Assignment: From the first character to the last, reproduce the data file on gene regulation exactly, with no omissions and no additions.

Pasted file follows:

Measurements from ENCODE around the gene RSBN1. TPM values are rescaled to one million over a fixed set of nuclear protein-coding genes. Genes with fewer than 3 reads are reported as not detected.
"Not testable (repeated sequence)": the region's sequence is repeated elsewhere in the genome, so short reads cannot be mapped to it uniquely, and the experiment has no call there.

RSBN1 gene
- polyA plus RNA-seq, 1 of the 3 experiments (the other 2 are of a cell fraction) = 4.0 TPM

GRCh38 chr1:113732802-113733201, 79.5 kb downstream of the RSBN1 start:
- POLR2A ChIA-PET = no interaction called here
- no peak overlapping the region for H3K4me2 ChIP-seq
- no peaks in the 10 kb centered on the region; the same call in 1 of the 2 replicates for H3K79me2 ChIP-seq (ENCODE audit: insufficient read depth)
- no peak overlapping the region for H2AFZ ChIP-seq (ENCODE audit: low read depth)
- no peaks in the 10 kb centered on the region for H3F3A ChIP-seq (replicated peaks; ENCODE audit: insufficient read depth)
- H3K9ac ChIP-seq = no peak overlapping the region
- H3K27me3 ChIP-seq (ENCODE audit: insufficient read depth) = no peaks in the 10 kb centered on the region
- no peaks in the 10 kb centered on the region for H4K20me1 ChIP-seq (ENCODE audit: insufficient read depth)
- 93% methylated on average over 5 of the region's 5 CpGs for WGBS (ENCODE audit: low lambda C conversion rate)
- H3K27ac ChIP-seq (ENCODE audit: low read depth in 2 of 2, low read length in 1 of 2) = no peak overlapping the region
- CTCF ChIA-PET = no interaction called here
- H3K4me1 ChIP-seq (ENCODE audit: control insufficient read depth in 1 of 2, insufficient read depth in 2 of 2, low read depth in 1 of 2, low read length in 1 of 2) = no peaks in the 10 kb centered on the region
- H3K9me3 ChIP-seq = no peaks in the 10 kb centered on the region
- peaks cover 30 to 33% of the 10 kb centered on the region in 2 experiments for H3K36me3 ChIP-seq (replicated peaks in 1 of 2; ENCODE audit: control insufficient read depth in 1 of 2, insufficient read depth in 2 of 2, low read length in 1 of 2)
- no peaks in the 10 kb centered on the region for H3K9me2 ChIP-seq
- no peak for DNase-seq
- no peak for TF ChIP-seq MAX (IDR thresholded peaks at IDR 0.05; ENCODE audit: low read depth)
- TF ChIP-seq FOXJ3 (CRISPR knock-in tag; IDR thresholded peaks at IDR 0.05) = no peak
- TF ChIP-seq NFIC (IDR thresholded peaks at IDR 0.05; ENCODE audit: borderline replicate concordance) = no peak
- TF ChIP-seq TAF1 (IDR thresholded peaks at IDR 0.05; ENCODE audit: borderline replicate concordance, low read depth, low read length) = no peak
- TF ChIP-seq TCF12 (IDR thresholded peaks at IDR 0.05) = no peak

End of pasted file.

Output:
Measurements from ENCODE around the gene RSBN1. TPM values are rescaled to one million over a fixed set of nuclear protein-coding genes. Genes with fewer than 3 reads are reported as not detected.
"Not testable (repeated sequence)": the region's sequence is repeated elsewhere in the genome, so short reads cannot be mapped to it uniquely, and the experiment has no call there.

RSBN1 gene
- polyA plus RNA-seq, 1 of the 3 experiments (the other 2 are of a cell fraction) = 4.0 TPM

GRCh38 chr1:113732802-113733201, 79.5 kb downstream of the RSBN1 start:
- POLR2A ChIA-PET = no interaction called here
- no peak overlapping the region for H3K4me2 ChIP-seq
- no peaks in the 10 kb centered on the region; the same call in 1 of the 2 replicates for H3K79me2 ChIP-seq (ENCODE audit: insufficient read depth)
- no peak overlapping the region for H2AFZ ChIP-seq (ENCODE audit: low read depth)
- no peaks in the 10 kb centered on the region for H3F3A ChIP-seq (replicated peaks; ENCODE audit: insufficient read depth)
- H3K9ac ChIP-seq = no peak overlapping the region
- H3K27me3 ChIP-seq (ENCODE audit: insufficient read depth) = no peaks in the 10 kb centered on the region
- no peaks in the 10 kb centered on the region for H4K20me1 ChIP-seq (ENCODE audit: insufficient read depth)
- 93% methylated on average over 5 of the region's 5 CpGs for WGBS (ENCODE audit: low lambda C conversion rate)
- H3K27ac ChIP-seq (ENCODE audit: low read depth in 2 of 2, low read length in 1 of 2) = no peak overlapping the region
- CTCF ChIA-PET = no interaction called here
- H3K4me1 ChIP-seq (ENCODE audit: control insufficient read depth in 1 of 2, insufficient read depth in 2 of 2, low read depth in 1 of 2, low read length in 1 of 2) = no peaks in the 10 kb centered on the region
- H3K9me3 ChIP-seq = no peaks in the 10 kb centered on the region
- peaks cover 30 to 33% of the 10 kb centered on the region in 2 experiments for H3K36me3 ChIP-seq (replicated peaks in 1 of 2; ENCODE audit: control insufficient read depth in 1 of 2, insufficient read depth in 2 of 2, low read length in 1 of 2)
- no peaks in the 10 kb centered on the region for H3K9me2 ChIP-seq
- no peak for DNase-seq
- no peak for TF ChIP-seq MAX (IDR thresholded peaks at IDR 0.05; ENCODE audit: low read depth)
- TF ChIP-seq FOXJ3 (CRISPR knock-in tag; IDR thresholded peaks at IDR 0.05) = no peak
- TF ChIP-seq NFIC (IDR thresholded peaks at IDR 0.05; ENCODE audit: borderline replicate concordance) = no peak
- TF ChIP-seq TAF1 (IDR thresholded peaks at IDR 0.05; ENCODE audit: borderline replicate concordance, low read depth, low read length) = no peak
- TF ChIP-seq TCF12 (IDR thresholded peaks at IDR 0.05) = no peak